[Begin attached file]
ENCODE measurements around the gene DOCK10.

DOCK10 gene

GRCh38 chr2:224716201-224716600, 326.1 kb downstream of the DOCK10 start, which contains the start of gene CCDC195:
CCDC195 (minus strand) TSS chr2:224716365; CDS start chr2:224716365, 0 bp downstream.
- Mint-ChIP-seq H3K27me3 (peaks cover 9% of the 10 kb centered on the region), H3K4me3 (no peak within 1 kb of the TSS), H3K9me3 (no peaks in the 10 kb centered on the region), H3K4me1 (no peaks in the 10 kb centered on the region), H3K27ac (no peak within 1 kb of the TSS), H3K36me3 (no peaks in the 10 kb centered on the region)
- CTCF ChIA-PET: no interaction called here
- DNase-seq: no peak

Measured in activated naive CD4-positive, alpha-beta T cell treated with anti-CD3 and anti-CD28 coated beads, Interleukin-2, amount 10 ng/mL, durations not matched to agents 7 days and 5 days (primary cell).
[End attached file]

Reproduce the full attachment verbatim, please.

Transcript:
ENCODE measurements around the gene DOCK10.

DOCK10 gene

GRCh38 chr2:224716201-224716600, 326.1 kb downstream of the DOCK10 start, which contains the start of gene CCDC195:
CCDC195 (minus strand) TSS chr2:224716365; CDS start chr2:224716365, 0 bp downstream.
- Mint-ChIP-seq H3K27me3 (peaks cover 9% of the 10 kb centered on the region), H3K4me3 (no peak within 1 kb of the TSS), H3K9me3 (no peaks in the 10 kb centered on the region), H3K4me1 (no peaks in the 10 kb centered on the region), H3K27ac (no peak within 1 kb of the TSS), H3K36me3 (no peaks in the 10 kb centered on the region)
- CTCF ChIA-PET: no interaction called here
- DNase-seq: no peak

Measured in activated naive CD4-positive, alpha-beta T cell treated with anti-CD3 and anti-CD28 coated beads, Interleukin-2, amount 10 ng/mL, durations not matched to agents 7 days and 5 days (primary cell).